SCOT Confirms the “No-direct-action” Rule Applies to Non-monetary Claims for Declaratory Relief
By Amy Stewart Law
In a per curiam opinion issued Friday, the Texas Supreme Court confirmed third-party plaintiffs do not have standing to assert claims for declaratory relief against a liability insurer before establishing the insurer’s legal obligation to pay damages .
In In re Essex Insurance Company, the Court granted Essex’s request for mandamus relief after the trial court refused to dismiss declaratory judgment claims filed by Rafael Zuniga in a personal injury suit Zuniga filed against San Diego Tortilla (“SDT”). Zuniga lost his hand while operating a tortilla machine at SDT’s manufacturing facility. Zuniga alleged that he was working as an independent contractor at the time of the injury, not as SDT’s employee. Essex, SDT’s liability insurer, agreed to defend SDT against Zuniga’s claims but maintained it had no duty to indemnify SDT because Zuniga was in fact SDT’s employee when the injury occurred, thereby precluding coverage for Zuniga’s claims in accordance with the employee exclusion under the CGL policy.
After Essex rejected Zuniga’s settlement demand, Zuniga filed an amended petition adding Essex, seeking a declaration that Essex was obligated to indemnify any judgment entered against SDT. Essex sought mandamus relief after the trial court denied its motion to dismiss. The Supreme Court granted Essex’s petition, affirming the long-standing rule in Texas, that “an injured party cannot sue the tortfeasor’s insurer directly until the tortfeasor’s liability has been finally determined by agreement or judgment.” In re Essex Insurance Company, Cause No. 13-1006 (November 21, 2014)(citing Angus Chem. Co. v. IMC Fertilizer, Inc., 939 S.W.2d 138, 138 (Tex. 1997) (per curiam).
Rejecting Zuniga’s argument that the “no-direct-action” rule applied only to claims for monetary relief, the Court held the Texas Declaratory Judgment Act did not confer standing on third-party claimants absent a determination that the defendant-insured was in fact liable to the plaintiff. Zuniga also argued the rule conflicted with the Court’s previous decisions holding the duty to indemnify could be determined prior to the entry of judgment against the defendant-insured. Id. (citing Burlington N. & Santa Fe Ry. Co. v. Nat’l Union Fire Ins. Co. of Pittsburgh, PA, 334 S.W.3d 217, 219-20 (Tex. 2011) (acknowledging the lower court’s ability to decide both the duty to defend and the duty to indemnify, but holding the court “erred by not considering all the evidence presented by the parties when it determined the . . . duty to indemnify”); Tex. Ass’n of Counties Cnty. Gov’t Risk Mgmt. Pool v. Matagorda Cnty., 52 S.W.3d 128, 135 (Tex. 2000) (noting an insurer “may, among other options, seek prompt resolution of the coverage dispute in a declaratory judgment action, a step we have encouraged insurers . . . to take”) (citing State Farm Fire & Cas. Co. v. Gandy, 925 S.W.2d 696, 714 (Tex. 1996)); Farmers Tex. Cnty. Mut. Ins. Co. v. Griffin, 955 S.W.2d 81, 84 (Tex. 1997) (holding “the duty to indemnify is justiciable before the insured’s liability is determined in the liability lawsuit when the insurer has no duty to defend and the same reasons that negate the duty to defend likewise negate any possibility the insurer will ever have a duty to indemnify”)). The Court again disagreed, holding its previous decisions cited by Zuniga did not implicate the “no-direct-action” rule because “in each of th[o]se cases, it was the insurer or the insured defendant, not the plaintiff, who sought declaratory relief, or the insured defendant’s liability to the plaintiff had in fact been determined before the declaratory judgment suit was filed. Id.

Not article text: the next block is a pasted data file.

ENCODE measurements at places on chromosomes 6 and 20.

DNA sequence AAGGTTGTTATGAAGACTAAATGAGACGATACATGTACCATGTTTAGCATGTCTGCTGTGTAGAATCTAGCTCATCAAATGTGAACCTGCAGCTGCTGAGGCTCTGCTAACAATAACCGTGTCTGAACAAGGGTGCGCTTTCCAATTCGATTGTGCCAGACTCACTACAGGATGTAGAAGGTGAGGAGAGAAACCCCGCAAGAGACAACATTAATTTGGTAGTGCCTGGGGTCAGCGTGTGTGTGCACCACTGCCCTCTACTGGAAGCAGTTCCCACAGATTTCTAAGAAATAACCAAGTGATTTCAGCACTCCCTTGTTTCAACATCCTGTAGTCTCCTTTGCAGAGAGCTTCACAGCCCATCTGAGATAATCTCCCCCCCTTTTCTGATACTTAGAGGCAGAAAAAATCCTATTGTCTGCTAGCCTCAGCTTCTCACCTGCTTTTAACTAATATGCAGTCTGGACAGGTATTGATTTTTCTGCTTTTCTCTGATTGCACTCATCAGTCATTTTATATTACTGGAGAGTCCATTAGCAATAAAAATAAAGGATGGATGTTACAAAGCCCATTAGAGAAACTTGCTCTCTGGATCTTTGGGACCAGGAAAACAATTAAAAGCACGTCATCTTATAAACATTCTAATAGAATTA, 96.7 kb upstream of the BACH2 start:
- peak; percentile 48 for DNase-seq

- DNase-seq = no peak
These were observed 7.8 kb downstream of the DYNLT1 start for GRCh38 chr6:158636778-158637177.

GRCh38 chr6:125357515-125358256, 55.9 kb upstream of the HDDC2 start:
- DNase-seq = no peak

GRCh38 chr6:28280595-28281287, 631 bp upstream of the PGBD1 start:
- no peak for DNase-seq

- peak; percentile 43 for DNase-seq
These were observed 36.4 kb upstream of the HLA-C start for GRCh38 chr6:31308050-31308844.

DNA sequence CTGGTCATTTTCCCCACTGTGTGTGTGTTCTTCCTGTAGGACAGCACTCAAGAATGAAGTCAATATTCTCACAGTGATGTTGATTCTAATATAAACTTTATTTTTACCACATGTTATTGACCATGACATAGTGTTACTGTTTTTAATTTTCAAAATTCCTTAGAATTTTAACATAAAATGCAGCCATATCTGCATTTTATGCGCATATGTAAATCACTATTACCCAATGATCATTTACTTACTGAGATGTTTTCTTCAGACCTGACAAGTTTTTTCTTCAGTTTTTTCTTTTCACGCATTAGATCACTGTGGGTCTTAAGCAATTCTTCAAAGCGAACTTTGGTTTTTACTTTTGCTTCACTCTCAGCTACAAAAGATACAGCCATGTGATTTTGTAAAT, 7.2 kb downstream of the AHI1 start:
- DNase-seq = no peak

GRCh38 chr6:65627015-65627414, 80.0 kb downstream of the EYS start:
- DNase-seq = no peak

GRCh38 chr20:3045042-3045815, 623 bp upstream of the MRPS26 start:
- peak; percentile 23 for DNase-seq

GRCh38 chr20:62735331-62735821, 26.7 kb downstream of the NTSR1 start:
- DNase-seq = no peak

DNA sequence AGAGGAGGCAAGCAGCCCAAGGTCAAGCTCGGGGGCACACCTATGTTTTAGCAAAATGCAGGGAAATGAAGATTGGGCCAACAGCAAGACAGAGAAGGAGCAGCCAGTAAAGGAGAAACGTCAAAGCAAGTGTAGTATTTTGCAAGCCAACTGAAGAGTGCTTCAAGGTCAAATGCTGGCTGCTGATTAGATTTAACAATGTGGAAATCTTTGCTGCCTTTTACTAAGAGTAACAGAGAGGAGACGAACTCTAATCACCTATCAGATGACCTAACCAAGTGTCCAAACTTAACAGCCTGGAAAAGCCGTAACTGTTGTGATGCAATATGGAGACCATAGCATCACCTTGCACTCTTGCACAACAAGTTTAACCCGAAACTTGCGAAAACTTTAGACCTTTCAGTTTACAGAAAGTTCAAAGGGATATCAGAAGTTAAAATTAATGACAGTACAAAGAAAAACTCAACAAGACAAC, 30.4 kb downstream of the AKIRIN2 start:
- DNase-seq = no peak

At first glance, the Court’s decision seems at odds with the interest of the policyholder because, theoretically, direct-action suits might encourage insurers to reach settlements early and often,. Upon closer examination, however, the decision works to the benefit of the insured. As noted by the Court, allowing Zuniga to pursue claims simultaneously against SDT and its insurer would prejudice SDT’s defense because it would be in Essex’s best interest to establish Zuniga was SDT’s employee so the employee exclusion applies, while it would be in SDT’s best interest to establish Zuniga was an independent contractor so the policy would provide coverage for Zuniga’s liability claims. As noted by the Court “we do not require insurance companies to perform duties for third-party claimants that are ‘coextensive and conflicting’ with the duties they owe their insureds,” because doing so would “necessarily compromise the duties the insurer owes to its insured.” Id. (citing Transp. Ins. Co. v. Faircloth, 898 S.W.2d 269, 279-80 (Tex. 1995).